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Federal judge dismisses challenge to Trump order to eliminate regulations

[JURIST] A judge for the US District Court for the District of Columbia [official website] on Monday granted [order, PDF] the government's motion to dismiss a lawsuit [JURIST report] challenging President Donald Trump's 2 for 1 executive order [JURIST report] that mandated agencies eliminate two existing regulations for each new one created.

Judge Randolph Moss dismissed the lawsuit finding that the plaintiffs, Public Citizen, the Natural Resources Defense Council and the union Communications Workers of America [advocacy websites], failed to establish standing. However, Moss allowed for the possibility that the plaintiffs may show standing through an amended complaint. He ordered the parties to appear before the Court on March 1 to address appropriate next steps, including whether the court should enter final judgment.

The judge held that the plaintiffs failed to adequately establish standing on either of the theories they put forward: associational/representational standing, or organizational standing. Regarding associational standing, the court stated:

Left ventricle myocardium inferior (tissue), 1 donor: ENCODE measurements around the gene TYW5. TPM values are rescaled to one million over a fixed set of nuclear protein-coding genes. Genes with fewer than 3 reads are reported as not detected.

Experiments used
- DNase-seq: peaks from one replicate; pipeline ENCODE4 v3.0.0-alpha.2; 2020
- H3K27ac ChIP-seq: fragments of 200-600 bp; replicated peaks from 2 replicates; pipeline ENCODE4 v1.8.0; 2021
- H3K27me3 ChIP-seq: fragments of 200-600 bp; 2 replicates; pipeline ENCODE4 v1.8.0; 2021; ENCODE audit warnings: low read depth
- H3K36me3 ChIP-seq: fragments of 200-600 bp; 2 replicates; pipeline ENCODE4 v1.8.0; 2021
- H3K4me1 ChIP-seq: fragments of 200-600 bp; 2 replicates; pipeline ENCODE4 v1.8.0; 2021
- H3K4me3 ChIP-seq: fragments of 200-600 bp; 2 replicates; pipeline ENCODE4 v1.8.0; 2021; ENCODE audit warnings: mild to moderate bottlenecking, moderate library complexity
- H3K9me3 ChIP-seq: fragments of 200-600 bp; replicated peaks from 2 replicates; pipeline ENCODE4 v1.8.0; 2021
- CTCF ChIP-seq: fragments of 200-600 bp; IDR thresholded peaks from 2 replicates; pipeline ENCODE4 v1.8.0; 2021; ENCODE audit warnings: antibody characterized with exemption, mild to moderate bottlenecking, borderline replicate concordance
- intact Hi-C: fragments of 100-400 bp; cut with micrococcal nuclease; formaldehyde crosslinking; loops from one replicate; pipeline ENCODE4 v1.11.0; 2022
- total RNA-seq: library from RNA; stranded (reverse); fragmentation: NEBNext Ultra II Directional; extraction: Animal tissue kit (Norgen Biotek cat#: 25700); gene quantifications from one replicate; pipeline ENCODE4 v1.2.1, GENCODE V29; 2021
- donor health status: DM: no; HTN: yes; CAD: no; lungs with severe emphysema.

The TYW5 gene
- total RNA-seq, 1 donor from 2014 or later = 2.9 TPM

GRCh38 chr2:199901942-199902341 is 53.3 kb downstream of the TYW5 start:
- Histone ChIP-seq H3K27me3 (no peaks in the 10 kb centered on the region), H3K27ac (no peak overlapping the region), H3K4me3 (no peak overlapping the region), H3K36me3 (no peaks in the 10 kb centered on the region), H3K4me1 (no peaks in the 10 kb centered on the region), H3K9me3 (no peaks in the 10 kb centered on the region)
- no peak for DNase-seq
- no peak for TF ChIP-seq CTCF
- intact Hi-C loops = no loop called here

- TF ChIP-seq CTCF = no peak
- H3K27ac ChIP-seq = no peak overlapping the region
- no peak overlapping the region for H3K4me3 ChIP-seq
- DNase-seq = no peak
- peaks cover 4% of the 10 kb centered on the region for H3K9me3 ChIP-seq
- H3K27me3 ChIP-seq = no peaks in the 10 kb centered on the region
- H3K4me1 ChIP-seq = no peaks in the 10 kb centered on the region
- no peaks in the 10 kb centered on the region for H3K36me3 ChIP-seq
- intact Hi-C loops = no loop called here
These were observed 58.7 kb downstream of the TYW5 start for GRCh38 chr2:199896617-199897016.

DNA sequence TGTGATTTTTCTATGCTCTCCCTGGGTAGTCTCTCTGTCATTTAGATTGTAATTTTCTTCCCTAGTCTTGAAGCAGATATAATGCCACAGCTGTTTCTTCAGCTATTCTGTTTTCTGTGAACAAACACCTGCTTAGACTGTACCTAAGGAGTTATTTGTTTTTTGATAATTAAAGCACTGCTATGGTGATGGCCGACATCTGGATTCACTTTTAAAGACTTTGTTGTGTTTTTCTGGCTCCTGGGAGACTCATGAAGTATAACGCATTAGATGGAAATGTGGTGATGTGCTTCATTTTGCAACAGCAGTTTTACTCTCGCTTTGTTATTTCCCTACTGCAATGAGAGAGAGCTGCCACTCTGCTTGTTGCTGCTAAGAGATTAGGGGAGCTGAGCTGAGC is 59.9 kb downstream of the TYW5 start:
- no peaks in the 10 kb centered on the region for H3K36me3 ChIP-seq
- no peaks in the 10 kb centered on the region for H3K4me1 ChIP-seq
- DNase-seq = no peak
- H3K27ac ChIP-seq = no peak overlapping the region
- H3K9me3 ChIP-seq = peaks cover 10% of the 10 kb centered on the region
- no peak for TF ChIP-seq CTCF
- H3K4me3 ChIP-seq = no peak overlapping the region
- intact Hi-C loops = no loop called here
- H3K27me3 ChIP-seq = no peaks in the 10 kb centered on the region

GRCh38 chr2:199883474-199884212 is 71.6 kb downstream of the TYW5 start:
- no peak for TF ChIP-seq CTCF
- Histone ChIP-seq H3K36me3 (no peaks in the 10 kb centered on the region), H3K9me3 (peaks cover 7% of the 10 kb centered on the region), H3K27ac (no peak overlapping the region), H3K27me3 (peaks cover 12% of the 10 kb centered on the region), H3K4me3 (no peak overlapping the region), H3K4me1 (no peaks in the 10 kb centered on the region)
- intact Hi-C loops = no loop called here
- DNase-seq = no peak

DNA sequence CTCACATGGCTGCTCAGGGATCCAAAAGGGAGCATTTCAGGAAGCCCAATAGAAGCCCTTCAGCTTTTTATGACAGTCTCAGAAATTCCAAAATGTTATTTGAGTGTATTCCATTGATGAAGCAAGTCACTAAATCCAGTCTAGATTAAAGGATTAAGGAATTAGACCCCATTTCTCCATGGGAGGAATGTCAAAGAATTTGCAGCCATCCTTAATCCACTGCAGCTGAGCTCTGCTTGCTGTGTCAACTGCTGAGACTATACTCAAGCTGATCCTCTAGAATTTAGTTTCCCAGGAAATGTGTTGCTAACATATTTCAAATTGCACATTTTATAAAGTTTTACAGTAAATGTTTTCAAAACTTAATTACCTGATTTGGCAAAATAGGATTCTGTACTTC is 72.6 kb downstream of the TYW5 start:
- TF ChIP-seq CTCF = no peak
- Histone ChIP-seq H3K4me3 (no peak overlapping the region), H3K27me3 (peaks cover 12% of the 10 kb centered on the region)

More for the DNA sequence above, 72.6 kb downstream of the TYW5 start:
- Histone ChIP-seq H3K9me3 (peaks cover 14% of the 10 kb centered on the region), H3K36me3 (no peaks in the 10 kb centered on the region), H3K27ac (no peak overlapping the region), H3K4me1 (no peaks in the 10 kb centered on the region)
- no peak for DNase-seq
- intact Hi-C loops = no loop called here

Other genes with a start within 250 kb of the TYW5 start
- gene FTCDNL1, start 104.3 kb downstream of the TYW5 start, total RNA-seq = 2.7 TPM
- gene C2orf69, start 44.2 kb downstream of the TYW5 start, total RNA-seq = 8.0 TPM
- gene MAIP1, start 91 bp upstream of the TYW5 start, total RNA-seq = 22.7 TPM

[Plaintiffs failed] to show that any delay of the regulatory action attributable to the Executive Order will substantially increase the risk that any of their members will be harmed or that any of their members will face a substantial probability of harm once such an increase in risk is taken into account.
Additionally, the court said the plaintiffs failed to establish organizational standing on the basis that the executive order would force their organizations to balance advocacy for new agency rules against the loss of two existing rules: "[P]laintiffs do not assert that they have actually declined—or will actually decline—to pursue a new rule out of concern that the Executive Order will require the relevant agency to rescind two existing rules."

It is unclear [NLJ report] when Moss will make a decision in the case.

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